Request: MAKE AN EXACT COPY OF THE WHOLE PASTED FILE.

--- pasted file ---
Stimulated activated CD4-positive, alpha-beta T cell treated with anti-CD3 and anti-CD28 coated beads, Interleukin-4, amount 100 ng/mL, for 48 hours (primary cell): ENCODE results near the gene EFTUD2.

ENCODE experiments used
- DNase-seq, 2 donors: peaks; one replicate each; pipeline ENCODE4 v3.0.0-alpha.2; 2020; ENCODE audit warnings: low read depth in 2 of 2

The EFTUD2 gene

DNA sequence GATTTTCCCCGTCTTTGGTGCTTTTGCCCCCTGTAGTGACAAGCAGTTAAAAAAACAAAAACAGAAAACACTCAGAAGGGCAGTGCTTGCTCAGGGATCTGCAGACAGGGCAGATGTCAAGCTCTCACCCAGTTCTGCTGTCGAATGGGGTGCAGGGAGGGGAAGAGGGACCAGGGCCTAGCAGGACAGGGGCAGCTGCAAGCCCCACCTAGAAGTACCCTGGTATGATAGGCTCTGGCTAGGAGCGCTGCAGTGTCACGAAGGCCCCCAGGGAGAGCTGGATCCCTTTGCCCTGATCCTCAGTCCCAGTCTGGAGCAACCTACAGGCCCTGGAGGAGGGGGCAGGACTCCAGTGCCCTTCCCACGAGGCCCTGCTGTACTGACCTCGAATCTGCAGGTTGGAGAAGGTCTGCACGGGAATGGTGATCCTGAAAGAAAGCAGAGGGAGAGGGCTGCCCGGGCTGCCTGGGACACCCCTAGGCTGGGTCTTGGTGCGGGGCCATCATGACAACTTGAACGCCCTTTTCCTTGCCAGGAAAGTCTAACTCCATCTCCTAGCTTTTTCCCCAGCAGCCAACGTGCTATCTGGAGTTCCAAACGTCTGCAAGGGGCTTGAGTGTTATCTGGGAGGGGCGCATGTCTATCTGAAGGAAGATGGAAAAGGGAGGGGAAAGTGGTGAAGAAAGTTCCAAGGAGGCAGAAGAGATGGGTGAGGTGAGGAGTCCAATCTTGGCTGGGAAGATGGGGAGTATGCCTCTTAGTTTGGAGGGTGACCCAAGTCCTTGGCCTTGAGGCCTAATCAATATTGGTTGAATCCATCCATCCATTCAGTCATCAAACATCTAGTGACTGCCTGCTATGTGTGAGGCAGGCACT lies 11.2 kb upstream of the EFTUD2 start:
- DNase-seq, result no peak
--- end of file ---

Stimulated activated CD4-positive, alpha-beta T cell treated with anti-CD3 and anti-CD28 coated beads, Interleukin-4, amount 100 ng/mL, for 48 hours (primary cell): ENCODE results near the gene EFTUD2.

ENCODE experiments used
- DNase-seq, 2 donors: peaks; one replicate each; pipeline ENCODE4 v3.0.0-alpha.2; 2020; ENCODE audit warnings: low read depth in 2 of 2

The EFTUD2 gene

DNA sequence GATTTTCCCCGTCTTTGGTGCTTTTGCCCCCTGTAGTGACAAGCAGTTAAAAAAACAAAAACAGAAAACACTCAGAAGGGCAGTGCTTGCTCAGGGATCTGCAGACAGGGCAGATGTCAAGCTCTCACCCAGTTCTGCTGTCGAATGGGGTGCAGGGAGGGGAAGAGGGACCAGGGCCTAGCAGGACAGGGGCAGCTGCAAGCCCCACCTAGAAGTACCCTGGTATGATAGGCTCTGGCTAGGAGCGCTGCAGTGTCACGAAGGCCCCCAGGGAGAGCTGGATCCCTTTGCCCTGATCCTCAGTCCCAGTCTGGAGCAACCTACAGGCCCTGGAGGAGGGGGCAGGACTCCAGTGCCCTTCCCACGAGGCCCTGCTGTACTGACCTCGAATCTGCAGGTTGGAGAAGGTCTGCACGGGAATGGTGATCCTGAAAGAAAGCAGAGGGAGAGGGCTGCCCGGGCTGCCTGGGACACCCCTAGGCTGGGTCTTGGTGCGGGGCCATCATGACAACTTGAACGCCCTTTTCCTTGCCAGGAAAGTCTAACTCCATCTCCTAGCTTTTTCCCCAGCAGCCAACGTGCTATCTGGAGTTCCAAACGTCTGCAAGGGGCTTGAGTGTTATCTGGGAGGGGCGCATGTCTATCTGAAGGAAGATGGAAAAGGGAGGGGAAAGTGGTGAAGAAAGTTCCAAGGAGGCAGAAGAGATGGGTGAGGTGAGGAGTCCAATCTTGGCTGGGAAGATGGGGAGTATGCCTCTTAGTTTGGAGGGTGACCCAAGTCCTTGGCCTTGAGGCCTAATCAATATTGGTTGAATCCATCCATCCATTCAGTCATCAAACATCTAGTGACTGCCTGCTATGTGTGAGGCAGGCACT lies 11.2 kb upstream of the EFTUD2 start:
- DNase-seq, result no peak